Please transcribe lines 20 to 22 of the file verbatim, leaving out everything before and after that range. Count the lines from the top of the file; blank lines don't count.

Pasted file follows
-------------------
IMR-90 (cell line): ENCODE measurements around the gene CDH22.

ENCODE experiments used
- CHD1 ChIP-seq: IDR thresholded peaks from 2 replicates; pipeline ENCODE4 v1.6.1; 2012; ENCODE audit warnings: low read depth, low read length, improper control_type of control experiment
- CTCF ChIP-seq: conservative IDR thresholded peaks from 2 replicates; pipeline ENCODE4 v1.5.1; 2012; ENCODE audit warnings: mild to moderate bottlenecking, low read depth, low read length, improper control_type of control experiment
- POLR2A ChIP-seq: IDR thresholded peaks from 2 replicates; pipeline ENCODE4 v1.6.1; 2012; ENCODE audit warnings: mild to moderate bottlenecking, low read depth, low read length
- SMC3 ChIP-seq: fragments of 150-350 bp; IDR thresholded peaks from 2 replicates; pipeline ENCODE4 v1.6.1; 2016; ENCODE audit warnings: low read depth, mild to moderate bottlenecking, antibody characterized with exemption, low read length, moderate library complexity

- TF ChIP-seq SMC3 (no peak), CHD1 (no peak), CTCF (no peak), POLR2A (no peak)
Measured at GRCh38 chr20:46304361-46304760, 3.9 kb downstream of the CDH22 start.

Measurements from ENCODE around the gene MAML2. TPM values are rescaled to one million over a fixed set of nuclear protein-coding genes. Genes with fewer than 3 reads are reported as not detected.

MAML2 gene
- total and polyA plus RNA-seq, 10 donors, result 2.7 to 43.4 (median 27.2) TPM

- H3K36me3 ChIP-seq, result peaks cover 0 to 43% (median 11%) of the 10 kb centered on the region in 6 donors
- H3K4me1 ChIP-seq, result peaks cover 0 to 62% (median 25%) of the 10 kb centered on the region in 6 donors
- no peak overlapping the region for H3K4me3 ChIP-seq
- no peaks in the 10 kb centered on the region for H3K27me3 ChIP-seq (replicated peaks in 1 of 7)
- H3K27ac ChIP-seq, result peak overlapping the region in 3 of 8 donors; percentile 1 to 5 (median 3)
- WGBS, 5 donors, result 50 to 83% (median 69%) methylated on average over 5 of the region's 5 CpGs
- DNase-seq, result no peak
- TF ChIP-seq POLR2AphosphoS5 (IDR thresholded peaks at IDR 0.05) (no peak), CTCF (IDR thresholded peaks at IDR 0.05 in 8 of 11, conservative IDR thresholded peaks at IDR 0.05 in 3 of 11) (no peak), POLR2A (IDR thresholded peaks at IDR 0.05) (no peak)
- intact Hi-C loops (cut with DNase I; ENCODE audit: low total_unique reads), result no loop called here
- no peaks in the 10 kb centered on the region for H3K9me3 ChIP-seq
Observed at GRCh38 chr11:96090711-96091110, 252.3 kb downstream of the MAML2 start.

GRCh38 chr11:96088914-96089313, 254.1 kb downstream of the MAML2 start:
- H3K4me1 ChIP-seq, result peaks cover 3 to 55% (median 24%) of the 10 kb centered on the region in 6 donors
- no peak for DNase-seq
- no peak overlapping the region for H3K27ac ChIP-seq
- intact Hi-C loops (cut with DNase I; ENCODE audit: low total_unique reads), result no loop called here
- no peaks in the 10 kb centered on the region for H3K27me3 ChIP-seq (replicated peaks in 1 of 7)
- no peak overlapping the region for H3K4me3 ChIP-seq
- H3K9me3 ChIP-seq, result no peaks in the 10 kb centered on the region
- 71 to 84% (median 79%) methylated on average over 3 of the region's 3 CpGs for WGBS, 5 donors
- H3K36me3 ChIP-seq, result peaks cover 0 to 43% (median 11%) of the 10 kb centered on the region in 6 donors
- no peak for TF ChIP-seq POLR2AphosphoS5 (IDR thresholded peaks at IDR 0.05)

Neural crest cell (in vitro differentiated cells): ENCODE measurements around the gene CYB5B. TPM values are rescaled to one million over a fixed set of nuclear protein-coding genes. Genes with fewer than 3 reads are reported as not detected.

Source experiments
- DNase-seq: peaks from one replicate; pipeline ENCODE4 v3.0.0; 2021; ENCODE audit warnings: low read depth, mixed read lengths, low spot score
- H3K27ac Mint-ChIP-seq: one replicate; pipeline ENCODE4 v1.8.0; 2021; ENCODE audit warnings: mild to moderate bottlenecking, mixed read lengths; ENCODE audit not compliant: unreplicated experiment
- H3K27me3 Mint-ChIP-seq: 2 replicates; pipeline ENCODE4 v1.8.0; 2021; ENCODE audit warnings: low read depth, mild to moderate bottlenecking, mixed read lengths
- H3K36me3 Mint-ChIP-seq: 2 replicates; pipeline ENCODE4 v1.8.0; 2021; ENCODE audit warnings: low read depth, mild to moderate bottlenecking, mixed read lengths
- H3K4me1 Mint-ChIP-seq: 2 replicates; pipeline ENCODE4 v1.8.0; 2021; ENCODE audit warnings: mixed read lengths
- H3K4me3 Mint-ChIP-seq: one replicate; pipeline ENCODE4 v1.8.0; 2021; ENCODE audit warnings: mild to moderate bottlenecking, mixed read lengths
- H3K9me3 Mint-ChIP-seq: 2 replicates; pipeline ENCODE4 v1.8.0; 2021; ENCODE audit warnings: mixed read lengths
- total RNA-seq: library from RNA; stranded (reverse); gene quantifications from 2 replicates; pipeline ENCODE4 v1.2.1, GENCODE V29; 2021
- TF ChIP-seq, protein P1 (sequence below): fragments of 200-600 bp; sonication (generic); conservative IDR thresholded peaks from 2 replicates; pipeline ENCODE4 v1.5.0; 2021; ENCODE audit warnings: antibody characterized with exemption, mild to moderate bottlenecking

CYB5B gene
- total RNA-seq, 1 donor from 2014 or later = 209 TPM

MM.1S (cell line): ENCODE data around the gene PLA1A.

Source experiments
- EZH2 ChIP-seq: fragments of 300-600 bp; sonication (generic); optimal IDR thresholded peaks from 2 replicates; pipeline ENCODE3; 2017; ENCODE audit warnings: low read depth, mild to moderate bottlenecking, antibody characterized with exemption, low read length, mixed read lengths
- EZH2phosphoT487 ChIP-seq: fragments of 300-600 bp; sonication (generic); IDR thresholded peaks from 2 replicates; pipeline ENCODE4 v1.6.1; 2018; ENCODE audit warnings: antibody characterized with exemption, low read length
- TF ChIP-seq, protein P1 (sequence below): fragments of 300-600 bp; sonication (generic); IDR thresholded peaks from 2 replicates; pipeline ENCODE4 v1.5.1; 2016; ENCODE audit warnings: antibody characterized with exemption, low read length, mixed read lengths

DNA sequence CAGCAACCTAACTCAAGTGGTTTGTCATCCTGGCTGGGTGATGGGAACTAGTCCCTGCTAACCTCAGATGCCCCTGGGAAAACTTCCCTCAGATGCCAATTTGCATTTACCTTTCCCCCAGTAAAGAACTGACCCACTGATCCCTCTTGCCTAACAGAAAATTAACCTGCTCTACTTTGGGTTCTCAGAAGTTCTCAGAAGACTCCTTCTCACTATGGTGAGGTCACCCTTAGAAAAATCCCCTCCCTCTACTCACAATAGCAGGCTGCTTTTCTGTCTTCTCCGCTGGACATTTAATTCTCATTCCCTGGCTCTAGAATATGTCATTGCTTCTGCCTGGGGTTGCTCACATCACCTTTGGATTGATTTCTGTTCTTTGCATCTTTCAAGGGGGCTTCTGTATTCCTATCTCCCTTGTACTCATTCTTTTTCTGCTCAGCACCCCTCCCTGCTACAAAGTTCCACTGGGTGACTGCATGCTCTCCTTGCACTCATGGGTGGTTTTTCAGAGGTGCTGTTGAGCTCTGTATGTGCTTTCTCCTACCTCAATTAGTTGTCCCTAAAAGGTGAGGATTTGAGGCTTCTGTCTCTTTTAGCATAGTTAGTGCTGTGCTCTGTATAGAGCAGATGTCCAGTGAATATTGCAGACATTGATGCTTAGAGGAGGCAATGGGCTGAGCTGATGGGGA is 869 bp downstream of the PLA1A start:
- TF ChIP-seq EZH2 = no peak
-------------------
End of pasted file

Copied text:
- intact Hi-C loops (cut with DNase I; ENCODE audit: low total_unique reads), result no loop called here
- no peaks in the 10 kb centered on the region for H3K9me3 ChIP-seq
Observed at GRCh38 chr11:96090711-96091110, 252.3 kb downstream of the MAML2 start.